Seven McMaster researchers recognized as University Scholars
University Scholars have distinguished themselves internationally and demonstrated a commitment to the discovery, communication and preservation of knowledge, as well as excellence in education and serving local and global communities.
Seven McMaster professors have been named 2021 University Scholars, an award that recognizes the achievements of mid-career researchers who are considered global leaders in a number of diverse research areas and academic disciplines.
Recipients have distinguished themselves as international scholars and have demonstrated a commitment to the discovery, communication and preservation of knowledge, excellence in education and pedagogy, and to serving local and global communities.
Each University Scholar will receive $15,000 each year of the award (up to $60,000), provided by the provost and vice-president academic and the recipient’s dean.
The 2021 University Scholars are:
Teresa Chan, Associate Professor in the department of medicine
Chan recently received the Canadian Association of Emergency Physicians Ian Stiell Researcher of the Year Award in recognition of her outstanding contributions to emergency medicine research. She has examined how health professionals can best use social media to increase health literacy — among colleagues as well as the public. Chan developed McMAP, the McMaster Modular Assessment Program, and published educational resource textbooks about its McMAP tools, which have been adopted nationally and internationally.
Richard Whitlock, Professor in the department of surgery
Whitlock is the lead researcher and driving force behind the Perioperative & Surgery Program at the McMaster University/Hamilton Health Sciences affiliated Population Health Research Institute (PHRI). These contributions to the development of a national and international team of collaborators for the conduct of large-scale clinical trials has the potential to influence patient care on a worldwide scale. His work has received funding and support from highly coveted and competitive national sources including the CIHR, the Heart and Stroke Foundation of Canada and the Canadian Stroke Prevention Intervention Network.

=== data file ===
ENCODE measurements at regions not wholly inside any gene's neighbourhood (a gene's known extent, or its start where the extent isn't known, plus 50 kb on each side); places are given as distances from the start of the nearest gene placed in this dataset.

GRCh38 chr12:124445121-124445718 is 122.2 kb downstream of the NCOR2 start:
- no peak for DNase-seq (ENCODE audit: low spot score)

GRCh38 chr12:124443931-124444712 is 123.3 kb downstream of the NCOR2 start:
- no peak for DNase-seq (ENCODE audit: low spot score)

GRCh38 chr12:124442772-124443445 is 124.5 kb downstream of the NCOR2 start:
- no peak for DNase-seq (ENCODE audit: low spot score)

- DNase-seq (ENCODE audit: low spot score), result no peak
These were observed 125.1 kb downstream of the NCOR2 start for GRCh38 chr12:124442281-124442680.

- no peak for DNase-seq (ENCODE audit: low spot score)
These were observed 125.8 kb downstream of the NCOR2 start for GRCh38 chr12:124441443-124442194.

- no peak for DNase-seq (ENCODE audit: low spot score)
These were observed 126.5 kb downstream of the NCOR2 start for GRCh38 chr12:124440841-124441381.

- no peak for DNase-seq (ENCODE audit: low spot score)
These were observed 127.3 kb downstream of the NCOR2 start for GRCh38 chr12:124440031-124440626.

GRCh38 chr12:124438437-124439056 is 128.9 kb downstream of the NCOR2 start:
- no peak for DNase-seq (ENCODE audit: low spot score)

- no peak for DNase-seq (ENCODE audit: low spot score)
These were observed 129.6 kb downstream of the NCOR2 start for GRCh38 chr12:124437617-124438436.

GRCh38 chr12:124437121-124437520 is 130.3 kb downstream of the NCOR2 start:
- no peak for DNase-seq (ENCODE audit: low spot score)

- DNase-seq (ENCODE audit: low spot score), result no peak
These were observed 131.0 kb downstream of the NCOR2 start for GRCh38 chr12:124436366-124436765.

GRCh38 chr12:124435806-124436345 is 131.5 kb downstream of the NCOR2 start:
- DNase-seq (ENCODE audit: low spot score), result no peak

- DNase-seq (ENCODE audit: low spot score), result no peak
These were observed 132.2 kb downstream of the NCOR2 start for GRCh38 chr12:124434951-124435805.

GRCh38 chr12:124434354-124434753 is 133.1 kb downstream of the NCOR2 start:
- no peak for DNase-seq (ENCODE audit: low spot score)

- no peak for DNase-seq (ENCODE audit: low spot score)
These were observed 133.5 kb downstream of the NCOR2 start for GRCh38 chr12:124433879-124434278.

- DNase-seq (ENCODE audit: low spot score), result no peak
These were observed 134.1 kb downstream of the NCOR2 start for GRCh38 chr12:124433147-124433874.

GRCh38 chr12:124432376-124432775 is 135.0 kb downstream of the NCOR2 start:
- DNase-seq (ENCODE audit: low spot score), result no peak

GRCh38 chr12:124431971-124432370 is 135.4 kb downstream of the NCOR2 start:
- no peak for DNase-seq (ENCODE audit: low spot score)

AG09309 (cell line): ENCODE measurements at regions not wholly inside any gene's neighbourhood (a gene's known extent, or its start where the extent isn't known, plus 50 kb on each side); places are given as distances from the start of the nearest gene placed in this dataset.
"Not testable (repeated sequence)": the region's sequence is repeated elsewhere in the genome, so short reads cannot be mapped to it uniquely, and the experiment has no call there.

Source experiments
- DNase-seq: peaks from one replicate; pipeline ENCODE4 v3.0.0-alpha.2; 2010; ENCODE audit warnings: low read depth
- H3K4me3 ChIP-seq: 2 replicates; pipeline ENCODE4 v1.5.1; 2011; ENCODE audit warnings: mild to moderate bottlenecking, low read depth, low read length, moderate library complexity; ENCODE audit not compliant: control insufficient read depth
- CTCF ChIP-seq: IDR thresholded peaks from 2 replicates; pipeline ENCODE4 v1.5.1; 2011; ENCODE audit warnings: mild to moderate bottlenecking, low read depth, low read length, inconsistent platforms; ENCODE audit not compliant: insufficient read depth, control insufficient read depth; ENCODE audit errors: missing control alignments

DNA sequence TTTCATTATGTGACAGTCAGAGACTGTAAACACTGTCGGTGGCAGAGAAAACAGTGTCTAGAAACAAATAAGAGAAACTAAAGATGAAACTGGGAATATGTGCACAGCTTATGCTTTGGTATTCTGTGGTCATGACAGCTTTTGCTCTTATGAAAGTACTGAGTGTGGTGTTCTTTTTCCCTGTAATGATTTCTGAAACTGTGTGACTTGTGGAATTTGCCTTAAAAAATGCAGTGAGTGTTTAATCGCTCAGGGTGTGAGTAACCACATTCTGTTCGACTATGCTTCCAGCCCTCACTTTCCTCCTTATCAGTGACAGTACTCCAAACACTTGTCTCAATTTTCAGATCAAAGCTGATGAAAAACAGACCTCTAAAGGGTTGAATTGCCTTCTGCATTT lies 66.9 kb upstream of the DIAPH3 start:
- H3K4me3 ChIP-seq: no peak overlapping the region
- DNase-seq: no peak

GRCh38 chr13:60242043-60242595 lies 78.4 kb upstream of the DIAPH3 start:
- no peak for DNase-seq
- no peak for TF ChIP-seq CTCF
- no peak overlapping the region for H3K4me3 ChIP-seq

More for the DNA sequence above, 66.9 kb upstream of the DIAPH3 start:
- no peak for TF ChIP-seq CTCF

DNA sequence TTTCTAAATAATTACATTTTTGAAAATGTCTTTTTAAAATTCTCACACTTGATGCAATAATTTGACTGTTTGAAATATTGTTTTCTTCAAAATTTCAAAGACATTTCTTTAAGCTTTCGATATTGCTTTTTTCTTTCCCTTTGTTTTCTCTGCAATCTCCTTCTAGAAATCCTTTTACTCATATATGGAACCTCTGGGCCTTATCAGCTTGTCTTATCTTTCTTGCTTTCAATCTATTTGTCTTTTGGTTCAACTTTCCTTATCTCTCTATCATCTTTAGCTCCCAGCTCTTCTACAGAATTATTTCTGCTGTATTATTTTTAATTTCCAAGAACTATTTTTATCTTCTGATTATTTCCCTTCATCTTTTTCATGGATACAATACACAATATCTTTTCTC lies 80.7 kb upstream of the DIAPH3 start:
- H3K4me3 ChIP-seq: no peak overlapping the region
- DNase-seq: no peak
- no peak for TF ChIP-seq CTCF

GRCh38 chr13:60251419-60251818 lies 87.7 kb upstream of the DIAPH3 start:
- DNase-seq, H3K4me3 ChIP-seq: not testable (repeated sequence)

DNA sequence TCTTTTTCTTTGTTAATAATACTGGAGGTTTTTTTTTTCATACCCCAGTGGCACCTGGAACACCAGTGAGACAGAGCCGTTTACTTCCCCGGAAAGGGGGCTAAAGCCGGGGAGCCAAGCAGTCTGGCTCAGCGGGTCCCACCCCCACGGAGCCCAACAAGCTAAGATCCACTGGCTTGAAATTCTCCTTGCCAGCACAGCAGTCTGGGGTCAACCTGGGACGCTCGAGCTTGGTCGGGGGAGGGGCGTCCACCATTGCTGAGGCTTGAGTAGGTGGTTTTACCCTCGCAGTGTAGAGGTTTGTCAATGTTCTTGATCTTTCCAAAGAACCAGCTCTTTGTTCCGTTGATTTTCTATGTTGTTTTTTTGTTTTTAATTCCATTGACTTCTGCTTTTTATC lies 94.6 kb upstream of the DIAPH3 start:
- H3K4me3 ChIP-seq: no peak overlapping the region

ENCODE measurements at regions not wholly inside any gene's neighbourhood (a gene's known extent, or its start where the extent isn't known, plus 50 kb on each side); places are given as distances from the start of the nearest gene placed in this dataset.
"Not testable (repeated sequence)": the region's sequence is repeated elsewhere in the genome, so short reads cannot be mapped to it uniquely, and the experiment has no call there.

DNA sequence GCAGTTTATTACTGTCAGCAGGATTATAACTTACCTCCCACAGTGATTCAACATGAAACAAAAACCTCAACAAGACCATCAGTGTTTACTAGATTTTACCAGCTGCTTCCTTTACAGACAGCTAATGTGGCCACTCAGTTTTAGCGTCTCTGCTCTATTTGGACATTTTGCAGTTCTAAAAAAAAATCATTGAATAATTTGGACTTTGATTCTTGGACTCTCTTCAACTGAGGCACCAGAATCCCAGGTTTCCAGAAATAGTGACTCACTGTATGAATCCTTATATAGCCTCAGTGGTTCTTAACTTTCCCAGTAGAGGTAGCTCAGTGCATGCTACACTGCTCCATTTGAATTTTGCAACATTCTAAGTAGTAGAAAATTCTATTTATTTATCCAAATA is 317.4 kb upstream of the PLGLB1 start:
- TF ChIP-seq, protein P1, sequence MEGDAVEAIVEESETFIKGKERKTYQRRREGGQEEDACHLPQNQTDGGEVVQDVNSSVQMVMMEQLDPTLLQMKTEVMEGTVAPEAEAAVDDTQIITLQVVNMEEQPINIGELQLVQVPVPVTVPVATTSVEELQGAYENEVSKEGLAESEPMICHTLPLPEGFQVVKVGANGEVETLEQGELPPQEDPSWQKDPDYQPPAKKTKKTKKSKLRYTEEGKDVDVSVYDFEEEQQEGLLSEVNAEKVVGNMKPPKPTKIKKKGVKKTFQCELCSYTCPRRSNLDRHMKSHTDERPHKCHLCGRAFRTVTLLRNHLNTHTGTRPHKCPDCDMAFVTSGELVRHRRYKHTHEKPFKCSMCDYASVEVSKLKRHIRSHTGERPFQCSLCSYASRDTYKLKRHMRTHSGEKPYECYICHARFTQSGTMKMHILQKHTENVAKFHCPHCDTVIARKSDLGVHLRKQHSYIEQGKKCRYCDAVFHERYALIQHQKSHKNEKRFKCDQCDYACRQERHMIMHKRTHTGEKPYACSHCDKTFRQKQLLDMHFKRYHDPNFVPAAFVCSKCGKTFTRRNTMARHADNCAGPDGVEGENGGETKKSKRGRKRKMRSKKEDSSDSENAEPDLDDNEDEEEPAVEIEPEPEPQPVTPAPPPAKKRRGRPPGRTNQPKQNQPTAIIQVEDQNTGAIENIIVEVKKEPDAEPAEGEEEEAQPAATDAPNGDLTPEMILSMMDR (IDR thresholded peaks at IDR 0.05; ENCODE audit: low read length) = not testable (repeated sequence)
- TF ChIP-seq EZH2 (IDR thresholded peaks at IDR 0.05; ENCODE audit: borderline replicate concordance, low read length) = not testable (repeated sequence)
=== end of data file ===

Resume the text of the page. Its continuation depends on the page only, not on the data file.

Netina Tan, Associate Professor in the department of political science
Tan’s research focuses on electoral politics, authoritarianism, gender and politics, digital threats to democracy, and digital media and elections in East Asia. The award recognizes her contributions to enhancing the understanding of the role of gender and ethnicity in politics, particularly the importance of institutions and rules on representation, as well as her significant leadership and service to the university and her professionalism in teaching, service and research. Tan recently received funding from the International Development Research Centre to continue her pioneering work on gender and political parties in Myanmar, research she is conducting in collaboration with local organizations in the context of challenges to democratization and free and fair elections in that country.
Amber Dean, Associate Professor in the department of English and cultural studies
Dean’s book, Remembering Vancouver’s Disappeared Women: Settler Colonialism and the Difficulty of Inheritance, was awarded the Outstanding Scholarship Prize from Women’s and Gender Studies et Recherches Féministes, the Best Book in Canadian Studies Award from the Canadian Studies Network, and the Faculty of Humanities’ Donald Shepherd Book Prize. This award recognizes her work on cultural memory and public mourning, and her commitment to experiential and community-engaged research and teaching.
Leyla Soleymani, Associate professor in the department of Engineering Physics and Canada Research Chair in Miniaturized Biomedical Devices.
Soleymani is a leader in the field of miniaturized biomedical devices, and has made significant contributions in studying and developing biosensors, biomedical devices, novel materials and micro- and nano-devices that have garnered significant international attention and recognition. They include a hand-held device that detects biomarkers for cancer. She’s also involved in strategic decision-making and serves on committees for defining faculty and chair positions in Bio-Innovation.
Graham Scott, Associate professor in the department of biology and Canada Research Chair in Comparative and Environmental Physiology
Scott is known for his work in the area of animal physiology, and on understanding how animals adapt and survive in high altitudes with insufficient oxygen, and other harsh environments. His work improves our broader understanding of the implications of climate change for various species. Scott has a total of 95 peer-reviewed papers, of which 58 have been published since arriving at McMaster.
Andrea Gonzalez, Associate professor in the department of psychiatry and behavioural neurosciences
Gonzales is known nationally for her research and leadership studying childhood maltreatment and family violence. Her work has the potential to improve the lives of children, youth and families worldwide.